Louisiana drivers who own Teslas may be transmitting information about their driving back to the company over the Internet, and experts say that by 2020, more than 90 percent of car companies will be doing so. Most cars sold now have data recorders than can help reconstruct accidents, but over a June weekend, one driver learned that those recorders were providing far more information than had been believed.
The driver had crashed into a building and said that the Tesla Model X SUV accelerated suddenly. However, information received by Tesla indicated that the car was traveling slowly when someone pressed on the accelerator with full force.
As cars increasingly gather data on driver behavior, they may use it for a number of purposes ranging from possibly entering the car insurance business to promotions. The technology may also have some side effects that neither drivers nor car companies might appreciate. Car companies could be asked to assist law enforcement while drivers may dislike what feels like an infringement on their privacy. However, studies have also shown that this type of surveillance leads to greater safety.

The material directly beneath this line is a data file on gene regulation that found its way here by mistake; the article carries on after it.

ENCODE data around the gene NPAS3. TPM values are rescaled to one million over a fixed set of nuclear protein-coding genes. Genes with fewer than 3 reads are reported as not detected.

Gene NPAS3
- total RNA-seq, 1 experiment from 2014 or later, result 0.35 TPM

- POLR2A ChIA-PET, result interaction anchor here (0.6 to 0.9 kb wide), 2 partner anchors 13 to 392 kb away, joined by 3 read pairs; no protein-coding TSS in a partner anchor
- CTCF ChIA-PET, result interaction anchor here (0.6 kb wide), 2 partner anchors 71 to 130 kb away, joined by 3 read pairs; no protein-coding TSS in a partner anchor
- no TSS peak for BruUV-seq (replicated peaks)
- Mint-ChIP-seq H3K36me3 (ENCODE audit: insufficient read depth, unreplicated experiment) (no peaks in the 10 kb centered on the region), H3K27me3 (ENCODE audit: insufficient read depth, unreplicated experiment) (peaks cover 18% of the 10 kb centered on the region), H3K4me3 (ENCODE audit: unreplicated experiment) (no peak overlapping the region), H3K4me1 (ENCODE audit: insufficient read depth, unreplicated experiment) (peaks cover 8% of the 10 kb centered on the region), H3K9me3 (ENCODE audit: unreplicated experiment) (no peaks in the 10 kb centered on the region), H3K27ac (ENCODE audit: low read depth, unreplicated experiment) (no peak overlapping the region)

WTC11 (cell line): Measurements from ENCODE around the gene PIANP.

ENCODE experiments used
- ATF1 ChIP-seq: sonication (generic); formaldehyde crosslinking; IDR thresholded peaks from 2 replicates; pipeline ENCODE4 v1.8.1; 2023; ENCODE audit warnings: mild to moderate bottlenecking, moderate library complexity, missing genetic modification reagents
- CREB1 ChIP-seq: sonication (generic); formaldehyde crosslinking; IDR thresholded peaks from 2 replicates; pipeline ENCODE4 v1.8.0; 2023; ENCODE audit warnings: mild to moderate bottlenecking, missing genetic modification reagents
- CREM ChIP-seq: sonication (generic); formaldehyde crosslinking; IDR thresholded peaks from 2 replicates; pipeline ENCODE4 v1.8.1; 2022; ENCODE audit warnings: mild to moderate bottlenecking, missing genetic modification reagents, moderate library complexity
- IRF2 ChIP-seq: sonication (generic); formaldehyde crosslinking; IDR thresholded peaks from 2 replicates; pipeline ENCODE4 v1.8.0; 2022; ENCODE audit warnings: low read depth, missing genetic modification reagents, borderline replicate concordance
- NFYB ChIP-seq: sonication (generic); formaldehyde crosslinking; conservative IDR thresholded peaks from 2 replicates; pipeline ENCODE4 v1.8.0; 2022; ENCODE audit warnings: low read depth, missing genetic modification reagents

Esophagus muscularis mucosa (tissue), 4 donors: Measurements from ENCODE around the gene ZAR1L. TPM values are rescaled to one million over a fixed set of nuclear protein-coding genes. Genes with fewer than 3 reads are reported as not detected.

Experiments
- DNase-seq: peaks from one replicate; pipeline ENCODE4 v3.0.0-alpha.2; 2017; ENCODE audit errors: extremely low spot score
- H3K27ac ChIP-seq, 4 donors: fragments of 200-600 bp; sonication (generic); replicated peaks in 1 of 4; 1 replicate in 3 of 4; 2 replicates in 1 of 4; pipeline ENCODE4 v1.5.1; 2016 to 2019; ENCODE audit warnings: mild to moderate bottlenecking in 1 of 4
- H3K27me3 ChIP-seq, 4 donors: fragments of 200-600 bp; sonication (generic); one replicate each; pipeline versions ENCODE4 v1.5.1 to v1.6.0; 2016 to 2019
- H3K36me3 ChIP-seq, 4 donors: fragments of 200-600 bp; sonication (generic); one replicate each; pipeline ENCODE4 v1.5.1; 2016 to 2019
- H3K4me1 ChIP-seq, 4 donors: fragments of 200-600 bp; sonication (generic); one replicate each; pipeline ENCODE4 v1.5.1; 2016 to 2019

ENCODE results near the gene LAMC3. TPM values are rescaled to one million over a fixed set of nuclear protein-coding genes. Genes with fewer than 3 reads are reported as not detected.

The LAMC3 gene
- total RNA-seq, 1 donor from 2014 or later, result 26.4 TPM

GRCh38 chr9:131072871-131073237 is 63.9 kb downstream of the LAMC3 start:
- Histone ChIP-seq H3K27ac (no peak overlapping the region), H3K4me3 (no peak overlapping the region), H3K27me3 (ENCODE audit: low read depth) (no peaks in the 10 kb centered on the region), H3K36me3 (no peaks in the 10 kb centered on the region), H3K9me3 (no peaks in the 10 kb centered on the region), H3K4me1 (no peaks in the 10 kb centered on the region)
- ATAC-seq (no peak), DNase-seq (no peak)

It might also result in the person at fault in an accident being more clearly identified, and this could be important for people who are injured in a motor vehicle accident. These injuries can be devastating, and an insurance company might try to avoid paying the full compensation that a person expects to receive. Whether or not the injured person or the driver responsible for the car crash has this technology, it might be possible for the victim's attorney to negotiate with the insurance company. Another alternative may be for the injured person to file a lawsuit against the driver. If the driver was negligent, the lawsuit might be successful even if there are no criminal charges associated with the incident.